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Old 01-15-2009, 06:03 PM   #8
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No. They don't endorse or condone.
I'm saying tiling professionals are the ones condoning.

Use what you want. Recommend what you want. I'm telling you as a tiling professional, I say don't use it as do some of the most experienced tiling professionals I know.
I'm not disagreeing with you. I'm just trying to find out the basis on why it's not recommended. I respect what professionals recommend and the advice they give, but I like a little more than "I read somewhere..."
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Old 01-15-2009, 06:43 PM   #9
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http://www.johnbridge.com/vbulletin/...ad.php?t=39491

http://forum.doityourself.com/archiv.../t-191460.html

http://www.johnbridge.com/vbulletin/...ad.php?t=46430

http://www.h o u serepairtalk.com/f13/premixed-adhesive-grout-633/ (remove gaps from link, wouldn't appear otherwise)

http://www.floorstransformed.com/cer...iii-15697.html

http://ths.gardenweb.com/forums/load...075825250.html
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Old 01-15-2009, 07:27 PM   #10
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Ok. I give. I solemnly swear to only use mastic where not subjected to any moisture.
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Old 01-15-2009, 07:43 PM   #11
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YEAY!!!!

Honestly, I see no reason to ever use it. While it may be convenient because there's no mixing, the cost alone is enough to steer clear. Mixing thinset is not hard. I just don't trust something that's supposed to adhere tiles but in reality, only does it under certain circumstances.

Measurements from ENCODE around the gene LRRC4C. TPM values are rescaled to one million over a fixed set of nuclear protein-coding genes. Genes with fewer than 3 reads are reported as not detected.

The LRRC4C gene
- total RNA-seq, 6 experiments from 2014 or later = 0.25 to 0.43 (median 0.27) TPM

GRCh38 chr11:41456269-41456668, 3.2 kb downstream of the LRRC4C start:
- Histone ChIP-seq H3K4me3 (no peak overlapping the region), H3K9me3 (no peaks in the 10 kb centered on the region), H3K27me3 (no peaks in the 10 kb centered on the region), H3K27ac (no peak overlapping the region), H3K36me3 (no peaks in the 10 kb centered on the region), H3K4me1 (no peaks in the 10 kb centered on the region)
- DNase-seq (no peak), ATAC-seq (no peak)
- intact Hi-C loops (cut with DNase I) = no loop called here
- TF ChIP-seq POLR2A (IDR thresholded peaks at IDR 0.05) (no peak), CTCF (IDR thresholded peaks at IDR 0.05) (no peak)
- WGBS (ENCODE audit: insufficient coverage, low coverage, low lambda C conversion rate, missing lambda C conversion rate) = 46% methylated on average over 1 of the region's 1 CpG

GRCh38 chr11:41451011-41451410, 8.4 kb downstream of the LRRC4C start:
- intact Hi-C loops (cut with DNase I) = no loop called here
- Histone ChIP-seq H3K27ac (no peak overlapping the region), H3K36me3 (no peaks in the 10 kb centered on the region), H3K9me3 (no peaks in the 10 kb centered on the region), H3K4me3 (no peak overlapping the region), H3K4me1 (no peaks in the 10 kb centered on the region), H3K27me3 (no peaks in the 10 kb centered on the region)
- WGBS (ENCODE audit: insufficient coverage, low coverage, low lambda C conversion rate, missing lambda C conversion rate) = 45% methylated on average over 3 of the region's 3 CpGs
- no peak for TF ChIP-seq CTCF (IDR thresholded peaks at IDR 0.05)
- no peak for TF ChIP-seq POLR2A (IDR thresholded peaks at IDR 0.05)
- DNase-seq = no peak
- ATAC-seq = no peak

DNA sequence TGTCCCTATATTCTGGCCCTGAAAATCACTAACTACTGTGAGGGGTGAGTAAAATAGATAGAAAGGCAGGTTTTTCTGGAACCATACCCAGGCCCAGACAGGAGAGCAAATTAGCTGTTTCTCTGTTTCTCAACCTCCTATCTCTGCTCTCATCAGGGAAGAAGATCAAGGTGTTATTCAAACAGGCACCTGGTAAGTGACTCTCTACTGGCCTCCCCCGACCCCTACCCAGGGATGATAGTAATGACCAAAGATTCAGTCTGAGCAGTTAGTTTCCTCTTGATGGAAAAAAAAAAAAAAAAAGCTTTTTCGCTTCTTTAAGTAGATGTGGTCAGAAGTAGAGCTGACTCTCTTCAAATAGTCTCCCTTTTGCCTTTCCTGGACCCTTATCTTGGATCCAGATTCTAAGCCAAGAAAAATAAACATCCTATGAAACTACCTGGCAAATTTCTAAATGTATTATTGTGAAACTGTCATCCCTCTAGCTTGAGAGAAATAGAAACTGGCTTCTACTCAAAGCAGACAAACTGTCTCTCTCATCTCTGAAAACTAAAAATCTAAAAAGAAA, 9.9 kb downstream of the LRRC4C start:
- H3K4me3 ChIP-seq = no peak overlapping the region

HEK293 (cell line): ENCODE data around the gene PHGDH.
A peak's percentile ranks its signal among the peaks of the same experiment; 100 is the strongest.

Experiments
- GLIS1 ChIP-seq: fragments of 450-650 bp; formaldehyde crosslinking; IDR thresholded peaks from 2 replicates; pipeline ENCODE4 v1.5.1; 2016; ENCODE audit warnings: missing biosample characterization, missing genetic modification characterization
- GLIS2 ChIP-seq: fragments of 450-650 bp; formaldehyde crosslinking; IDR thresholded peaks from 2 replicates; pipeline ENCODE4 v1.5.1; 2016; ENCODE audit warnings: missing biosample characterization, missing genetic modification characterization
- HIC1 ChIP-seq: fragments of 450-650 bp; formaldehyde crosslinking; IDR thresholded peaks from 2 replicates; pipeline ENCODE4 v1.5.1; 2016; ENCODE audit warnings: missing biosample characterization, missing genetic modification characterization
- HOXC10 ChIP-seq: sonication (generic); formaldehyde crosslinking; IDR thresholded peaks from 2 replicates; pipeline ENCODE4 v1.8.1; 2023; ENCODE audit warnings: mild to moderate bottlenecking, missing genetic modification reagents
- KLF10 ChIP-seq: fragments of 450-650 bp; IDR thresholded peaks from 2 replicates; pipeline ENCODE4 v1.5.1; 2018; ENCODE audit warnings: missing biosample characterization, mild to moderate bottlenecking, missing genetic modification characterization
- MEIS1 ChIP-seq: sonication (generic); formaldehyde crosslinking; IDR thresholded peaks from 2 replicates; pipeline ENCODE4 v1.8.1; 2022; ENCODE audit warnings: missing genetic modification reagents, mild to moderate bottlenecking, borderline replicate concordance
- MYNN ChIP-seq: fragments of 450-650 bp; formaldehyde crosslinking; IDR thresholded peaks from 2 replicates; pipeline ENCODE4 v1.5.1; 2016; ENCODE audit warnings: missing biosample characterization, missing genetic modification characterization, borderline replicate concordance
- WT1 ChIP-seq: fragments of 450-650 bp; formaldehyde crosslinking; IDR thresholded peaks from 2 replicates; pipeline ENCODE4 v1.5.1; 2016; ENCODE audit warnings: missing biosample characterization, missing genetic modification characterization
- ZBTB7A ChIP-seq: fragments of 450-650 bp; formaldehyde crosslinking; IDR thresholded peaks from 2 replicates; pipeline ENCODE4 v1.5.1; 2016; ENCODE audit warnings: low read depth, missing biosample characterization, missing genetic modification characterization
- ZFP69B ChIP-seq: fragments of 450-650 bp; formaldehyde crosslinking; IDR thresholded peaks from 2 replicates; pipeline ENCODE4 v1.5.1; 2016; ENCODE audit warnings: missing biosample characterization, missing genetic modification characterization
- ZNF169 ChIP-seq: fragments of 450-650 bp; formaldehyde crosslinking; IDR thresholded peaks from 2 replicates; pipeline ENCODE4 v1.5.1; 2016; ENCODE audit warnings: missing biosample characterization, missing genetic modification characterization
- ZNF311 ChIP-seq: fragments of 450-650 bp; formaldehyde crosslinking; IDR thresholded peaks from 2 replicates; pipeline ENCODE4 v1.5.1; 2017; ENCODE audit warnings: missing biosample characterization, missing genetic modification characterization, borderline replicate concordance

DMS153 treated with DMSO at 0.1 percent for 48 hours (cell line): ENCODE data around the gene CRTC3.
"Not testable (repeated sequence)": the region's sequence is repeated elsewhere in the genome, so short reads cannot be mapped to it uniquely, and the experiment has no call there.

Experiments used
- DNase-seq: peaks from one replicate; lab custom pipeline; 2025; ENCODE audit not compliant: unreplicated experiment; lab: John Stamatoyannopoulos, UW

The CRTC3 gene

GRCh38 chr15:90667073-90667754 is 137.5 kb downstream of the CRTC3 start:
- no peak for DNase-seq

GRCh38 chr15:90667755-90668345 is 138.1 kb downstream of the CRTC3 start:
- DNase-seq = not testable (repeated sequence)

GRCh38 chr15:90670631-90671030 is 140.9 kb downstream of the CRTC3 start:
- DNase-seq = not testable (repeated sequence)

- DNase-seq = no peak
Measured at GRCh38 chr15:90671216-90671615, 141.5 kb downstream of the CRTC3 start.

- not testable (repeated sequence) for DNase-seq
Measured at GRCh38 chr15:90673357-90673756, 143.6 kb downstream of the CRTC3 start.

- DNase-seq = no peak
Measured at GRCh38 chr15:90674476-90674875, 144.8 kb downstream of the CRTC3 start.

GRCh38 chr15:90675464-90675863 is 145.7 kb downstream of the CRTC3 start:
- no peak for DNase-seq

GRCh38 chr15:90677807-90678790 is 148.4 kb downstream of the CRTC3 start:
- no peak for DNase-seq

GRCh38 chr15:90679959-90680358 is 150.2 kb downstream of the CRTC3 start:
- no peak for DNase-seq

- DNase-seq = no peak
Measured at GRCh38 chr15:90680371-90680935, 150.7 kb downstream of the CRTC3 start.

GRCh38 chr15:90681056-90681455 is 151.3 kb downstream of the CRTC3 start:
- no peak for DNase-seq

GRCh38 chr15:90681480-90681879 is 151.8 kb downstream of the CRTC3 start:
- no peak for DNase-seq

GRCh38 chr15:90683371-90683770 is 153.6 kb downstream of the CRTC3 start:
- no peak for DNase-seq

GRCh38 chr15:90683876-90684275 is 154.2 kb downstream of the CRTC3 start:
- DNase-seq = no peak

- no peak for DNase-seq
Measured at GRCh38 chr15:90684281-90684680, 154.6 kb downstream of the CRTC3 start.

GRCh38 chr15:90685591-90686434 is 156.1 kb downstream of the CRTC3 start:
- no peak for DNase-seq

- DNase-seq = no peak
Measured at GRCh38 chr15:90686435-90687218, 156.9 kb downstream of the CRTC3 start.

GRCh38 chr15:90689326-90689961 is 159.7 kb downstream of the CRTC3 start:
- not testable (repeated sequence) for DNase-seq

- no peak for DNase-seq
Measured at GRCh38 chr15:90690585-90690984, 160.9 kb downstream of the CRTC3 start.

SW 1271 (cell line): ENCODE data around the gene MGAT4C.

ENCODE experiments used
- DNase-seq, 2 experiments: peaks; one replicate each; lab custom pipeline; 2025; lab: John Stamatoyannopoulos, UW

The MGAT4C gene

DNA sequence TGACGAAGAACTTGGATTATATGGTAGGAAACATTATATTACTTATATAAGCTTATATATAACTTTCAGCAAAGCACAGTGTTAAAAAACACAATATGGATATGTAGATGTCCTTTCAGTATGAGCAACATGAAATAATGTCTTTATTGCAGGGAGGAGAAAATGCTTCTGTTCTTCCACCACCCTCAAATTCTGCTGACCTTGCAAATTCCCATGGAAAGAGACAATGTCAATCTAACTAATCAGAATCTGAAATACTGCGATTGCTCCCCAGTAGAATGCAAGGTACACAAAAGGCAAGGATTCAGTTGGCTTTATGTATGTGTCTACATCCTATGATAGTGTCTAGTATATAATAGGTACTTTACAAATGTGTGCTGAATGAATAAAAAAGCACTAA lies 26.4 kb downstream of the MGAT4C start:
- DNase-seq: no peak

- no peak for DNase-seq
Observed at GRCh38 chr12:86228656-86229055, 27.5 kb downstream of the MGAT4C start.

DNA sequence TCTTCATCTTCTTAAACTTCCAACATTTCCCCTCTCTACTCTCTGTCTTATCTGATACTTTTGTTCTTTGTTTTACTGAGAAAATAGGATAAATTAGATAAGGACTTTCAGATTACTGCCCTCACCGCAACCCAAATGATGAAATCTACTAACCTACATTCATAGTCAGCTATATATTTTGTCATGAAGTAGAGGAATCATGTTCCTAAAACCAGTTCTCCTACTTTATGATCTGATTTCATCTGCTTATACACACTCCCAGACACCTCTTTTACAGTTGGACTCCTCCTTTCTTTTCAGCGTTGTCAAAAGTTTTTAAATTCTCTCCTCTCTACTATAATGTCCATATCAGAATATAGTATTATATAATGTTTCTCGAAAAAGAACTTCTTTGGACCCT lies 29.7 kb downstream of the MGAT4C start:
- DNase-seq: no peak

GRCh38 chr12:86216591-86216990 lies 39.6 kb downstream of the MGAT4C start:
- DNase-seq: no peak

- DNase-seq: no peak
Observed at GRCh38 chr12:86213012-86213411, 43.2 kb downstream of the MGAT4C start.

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Old 01-16-2009, 04:04 PM   #12
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Well thanks guys, and you've convinced me. I was hoping that I'd hear "Tec Invision will work" but I'm going to use Versabond (blanco, for light colored grout ) and learn to mix the stuff. I'll probably mix half a bag to start and see how it goes.

I appreciate the tips about horizontal troweling and alkali resistant fiberglass tape. I'll Redguard over the screws too.

The Tec Invision goes back to Lowe's tomorrow.
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Old 01-17-2009, 01:49 AM   #13
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I'll probably mix half a bag to start and see how it goes.
Start with much less. Remember, you can always make more but once a large batch starts to cure, it's done.

I'll Redguard over the screws too.
Don't forget to do the seams too. 2 coats to be safe. Follow the directions!

The Tec Invision goes back to Lowe's tomorrow.
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Old 01-17-2009, 10:41 AM   #14
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Thanks again, Angus. I will do the half a bag trick and double the RedGuard first. I have to do the seams first so I'll get a little practice mixing the thinset and that's a plus.
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Old 01-17-2009, 10:46 AM   #15
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Thanks again, Angus. I will do the half a bag trick and double the RedGuard first. I have to do the seams first so I'll get a little practice mixing the thinset and that's a plus.
Be careful. I'm saying to use much less than a 1/2 bag for your first batch. A 1/2 bag is A LOT of thinset. Use less!